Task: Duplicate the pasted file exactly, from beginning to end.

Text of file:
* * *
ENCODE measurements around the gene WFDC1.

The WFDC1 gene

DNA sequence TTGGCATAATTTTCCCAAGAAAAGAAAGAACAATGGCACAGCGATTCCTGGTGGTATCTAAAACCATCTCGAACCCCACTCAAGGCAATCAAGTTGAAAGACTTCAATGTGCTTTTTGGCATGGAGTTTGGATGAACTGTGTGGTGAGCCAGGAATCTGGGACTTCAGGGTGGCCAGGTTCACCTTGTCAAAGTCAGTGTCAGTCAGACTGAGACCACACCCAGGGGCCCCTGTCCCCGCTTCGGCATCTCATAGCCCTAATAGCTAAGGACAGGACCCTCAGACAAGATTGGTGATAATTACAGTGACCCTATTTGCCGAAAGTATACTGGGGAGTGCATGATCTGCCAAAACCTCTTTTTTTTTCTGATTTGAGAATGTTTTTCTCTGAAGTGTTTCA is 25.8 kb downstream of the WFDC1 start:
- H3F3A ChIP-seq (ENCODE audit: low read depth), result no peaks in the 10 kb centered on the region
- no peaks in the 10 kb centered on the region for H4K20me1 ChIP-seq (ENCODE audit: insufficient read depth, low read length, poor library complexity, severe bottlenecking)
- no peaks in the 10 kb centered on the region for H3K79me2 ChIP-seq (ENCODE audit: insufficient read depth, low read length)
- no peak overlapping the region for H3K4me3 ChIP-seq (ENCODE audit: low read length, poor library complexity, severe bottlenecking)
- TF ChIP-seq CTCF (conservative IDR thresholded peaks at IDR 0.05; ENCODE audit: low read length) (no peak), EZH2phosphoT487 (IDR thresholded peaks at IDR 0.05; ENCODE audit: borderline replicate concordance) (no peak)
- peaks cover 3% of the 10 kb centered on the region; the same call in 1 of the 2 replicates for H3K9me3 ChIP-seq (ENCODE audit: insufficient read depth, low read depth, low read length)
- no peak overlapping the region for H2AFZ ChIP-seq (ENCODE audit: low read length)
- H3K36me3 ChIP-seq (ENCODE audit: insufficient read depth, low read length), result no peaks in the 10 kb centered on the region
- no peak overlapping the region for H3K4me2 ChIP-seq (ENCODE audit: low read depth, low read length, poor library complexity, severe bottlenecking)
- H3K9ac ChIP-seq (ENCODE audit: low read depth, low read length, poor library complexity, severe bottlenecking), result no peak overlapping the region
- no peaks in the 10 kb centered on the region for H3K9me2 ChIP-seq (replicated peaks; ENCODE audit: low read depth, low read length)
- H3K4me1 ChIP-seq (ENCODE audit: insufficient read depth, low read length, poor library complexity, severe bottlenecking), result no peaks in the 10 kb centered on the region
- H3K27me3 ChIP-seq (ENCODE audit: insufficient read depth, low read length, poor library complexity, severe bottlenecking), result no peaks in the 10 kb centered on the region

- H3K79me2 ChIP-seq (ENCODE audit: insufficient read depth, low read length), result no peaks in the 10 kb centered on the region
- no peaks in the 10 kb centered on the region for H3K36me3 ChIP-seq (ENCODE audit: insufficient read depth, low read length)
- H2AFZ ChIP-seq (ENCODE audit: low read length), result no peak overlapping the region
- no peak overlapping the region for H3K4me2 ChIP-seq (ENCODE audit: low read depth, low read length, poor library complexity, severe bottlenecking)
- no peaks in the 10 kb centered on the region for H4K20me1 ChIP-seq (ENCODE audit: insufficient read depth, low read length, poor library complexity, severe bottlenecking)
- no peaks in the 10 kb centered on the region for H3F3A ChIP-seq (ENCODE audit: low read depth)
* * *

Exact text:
ENCODE measurements around the gene WFDC1.

The WFDC1 gene

DNA sequence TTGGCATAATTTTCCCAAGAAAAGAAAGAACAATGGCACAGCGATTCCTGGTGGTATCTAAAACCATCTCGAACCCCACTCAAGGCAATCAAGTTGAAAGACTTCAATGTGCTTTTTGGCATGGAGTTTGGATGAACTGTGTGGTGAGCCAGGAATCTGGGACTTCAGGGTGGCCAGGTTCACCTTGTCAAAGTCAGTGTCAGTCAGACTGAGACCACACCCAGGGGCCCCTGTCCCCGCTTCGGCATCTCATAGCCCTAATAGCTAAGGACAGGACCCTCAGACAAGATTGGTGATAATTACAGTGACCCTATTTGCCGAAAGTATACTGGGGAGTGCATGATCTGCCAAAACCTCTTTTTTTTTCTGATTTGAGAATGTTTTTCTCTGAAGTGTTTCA is 25.8 kb downstream of the WFDC1 start:
- H3F3A ChIP-seq (ENCODE audit: low read depth), result no peaks in the 10 kb centered on the region
- no peaks in the 10 kb centered on the region for H4K20me1 ChIP-seq (ENCODE audit: insufficient read depth, low read length, poor library complexity, severe bottlenecking)
- no peaks in the 10 kb centered on the region for H3K79me2 ChIP-seq (ENCODE audit: insufficient read depth, low read length)
- no peak overlapping the region for H3K4me3 ChIP-seq (ENCODE audit: low read length, poor library complexity, severe bottlenecking)
- TF ChIP-seq CTCF (conservative IDR thresholded peaks at IDR 0.05; ENCODE audit: low read length) (no peak), EZH2phosphoT487 (IDR thresholded peaks at IDR 0.05; ENCODE audit: borderline replicate concordance) (no peak)
- peaks cover 3% of the 10 kb centered on the region; the same call in 1 of the 2 replicates for H3K9me3 ChIP-seq (ENCODE audit: insufficient read depth, low read depth, low read length)
- no peak overlapping the region for H2AFZ ChIP-seq (ENCODE audit: low read length)
- H3K36me3 ChIP-seq (ENCODE audit: insufficient read depth, low read length), result no peaks in the 10 kb centered on the region
- no peak overlapping the region for H3K4me2 ChIP-seq (ENCODE audit: low read depth, low read length, poor library complexity, severe bottlenecking)
- H3K9ac ChIP-seq (ENCODE audit: low read depth, low read length, poor library complexity, severe bottlenecking), result no peak overlapping the region
- no peaks in the 10 kb centered on the region for H3K9me2 ChIP-seq (replicated peaks; ENCODE audit: low read depth, low read length)
- H3K4me1 ChIP-seq (ENCODE audit: insufficient read depth, low read length, poor library complexity, severe bottlenecking), result no peaks in the 10 kb centered on the region
- H3K27me3 ChIP-seq (ENCODE audit: insufficient read depth, low read length, poor library complexity, severe bottlenecking), result no peaks in the 10 kb centered on the region

- H3K79me2 ChIP-seq (ENCODE audit: insufficient read depth, low read length), result no peaks in the 10 kb centered on the region
- no peaks in the 10 kb centered on the region for H3K36me3 ChIP-seq (ENCODE audit: insufficient read depth, low read length)
- H2AFZ ChIP-seq (ENCODE audit: low read length), result no peak overlapping the region
- no peak overlapping the region for H3K4me2 ChIP-seq (ENCODE audit: low read depth, low read length, poor library complexity, severe bottlenecking)
- no peaks in the 10 kb centered on the region for H4K20me1 ChIP-seq (ENCODE audit: insufficient read depth, low read length, poor library complexity, severe bottlenecking)
- no peaks in the 10 kb centered on the region for H3F3A ChIP-seq (ENCODE audit: low read depth)